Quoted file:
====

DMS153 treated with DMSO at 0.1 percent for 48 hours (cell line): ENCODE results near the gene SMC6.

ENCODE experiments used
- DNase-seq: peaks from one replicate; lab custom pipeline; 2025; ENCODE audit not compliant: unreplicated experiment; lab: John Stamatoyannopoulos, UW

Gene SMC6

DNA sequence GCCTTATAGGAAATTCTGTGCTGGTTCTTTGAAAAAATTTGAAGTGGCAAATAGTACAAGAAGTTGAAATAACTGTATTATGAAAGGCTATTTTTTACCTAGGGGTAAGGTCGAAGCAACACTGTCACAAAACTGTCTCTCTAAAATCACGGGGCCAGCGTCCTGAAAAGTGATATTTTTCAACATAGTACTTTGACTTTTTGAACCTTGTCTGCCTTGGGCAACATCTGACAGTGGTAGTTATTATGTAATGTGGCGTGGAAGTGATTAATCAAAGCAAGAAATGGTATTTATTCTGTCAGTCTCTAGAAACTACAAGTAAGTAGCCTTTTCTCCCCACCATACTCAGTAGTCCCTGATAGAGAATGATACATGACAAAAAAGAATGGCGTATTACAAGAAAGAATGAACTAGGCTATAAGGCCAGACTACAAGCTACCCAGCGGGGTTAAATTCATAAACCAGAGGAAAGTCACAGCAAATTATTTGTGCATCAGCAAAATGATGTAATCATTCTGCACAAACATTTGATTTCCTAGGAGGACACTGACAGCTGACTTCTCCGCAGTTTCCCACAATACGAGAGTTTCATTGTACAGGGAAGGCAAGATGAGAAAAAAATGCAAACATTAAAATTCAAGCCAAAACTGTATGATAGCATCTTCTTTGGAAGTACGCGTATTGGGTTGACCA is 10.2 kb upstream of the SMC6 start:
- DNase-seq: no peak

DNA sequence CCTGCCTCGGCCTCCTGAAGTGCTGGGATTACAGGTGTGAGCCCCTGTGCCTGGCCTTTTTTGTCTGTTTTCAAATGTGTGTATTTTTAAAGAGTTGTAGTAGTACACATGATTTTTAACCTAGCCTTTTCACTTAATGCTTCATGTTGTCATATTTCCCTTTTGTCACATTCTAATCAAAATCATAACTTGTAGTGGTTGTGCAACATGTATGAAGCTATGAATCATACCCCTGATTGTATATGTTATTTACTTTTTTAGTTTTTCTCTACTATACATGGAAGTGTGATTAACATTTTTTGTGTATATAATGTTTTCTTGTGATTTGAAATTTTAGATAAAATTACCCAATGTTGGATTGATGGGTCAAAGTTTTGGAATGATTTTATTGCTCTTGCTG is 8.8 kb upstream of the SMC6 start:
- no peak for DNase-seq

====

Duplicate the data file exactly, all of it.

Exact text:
DMS153 treated with DMSO at 0.1 percent for 48 hours (cell line): ENCODE results near the gene SMC6.

ENCODE experiments used
- DNase-seq: peaks from one replicate; lab custom pipeline; 2025; ENCODE audit not compliant: unreplicated experiment; lab: John Stamatoyannopoulos, UW

Gene SMC6

DNA sequence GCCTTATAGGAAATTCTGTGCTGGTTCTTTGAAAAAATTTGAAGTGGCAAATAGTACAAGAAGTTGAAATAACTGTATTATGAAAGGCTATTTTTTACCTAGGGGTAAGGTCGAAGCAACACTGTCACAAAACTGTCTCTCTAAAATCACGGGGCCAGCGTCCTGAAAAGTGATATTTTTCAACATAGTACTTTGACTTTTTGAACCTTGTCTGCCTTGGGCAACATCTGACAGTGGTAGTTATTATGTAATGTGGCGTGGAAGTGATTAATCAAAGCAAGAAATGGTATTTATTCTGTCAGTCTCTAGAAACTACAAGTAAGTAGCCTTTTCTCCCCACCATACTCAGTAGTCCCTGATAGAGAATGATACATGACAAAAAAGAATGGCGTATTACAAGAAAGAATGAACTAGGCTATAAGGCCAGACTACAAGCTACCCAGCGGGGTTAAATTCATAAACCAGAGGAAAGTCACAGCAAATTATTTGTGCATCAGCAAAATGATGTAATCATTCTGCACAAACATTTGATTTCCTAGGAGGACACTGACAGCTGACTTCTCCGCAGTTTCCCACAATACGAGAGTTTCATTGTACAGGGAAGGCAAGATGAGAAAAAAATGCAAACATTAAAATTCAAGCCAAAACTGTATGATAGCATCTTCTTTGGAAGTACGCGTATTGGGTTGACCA is 10.2 kb upstream of the SMC6 start:
- DNase-seq: no peak

DNA sequence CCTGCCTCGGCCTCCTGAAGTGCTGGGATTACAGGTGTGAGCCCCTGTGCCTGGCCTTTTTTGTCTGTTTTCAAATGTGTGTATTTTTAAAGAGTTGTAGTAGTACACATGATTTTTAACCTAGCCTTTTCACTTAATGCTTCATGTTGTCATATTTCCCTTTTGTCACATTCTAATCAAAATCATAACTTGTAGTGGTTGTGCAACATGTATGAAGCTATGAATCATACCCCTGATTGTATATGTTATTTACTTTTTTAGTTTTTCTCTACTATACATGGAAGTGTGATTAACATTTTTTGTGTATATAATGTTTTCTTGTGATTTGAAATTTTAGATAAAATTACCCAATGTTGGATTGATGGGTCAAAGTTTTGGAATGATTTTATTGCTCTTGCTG is 8.8 kb upstream of the SMC6 start:
- no peak for DNase-seq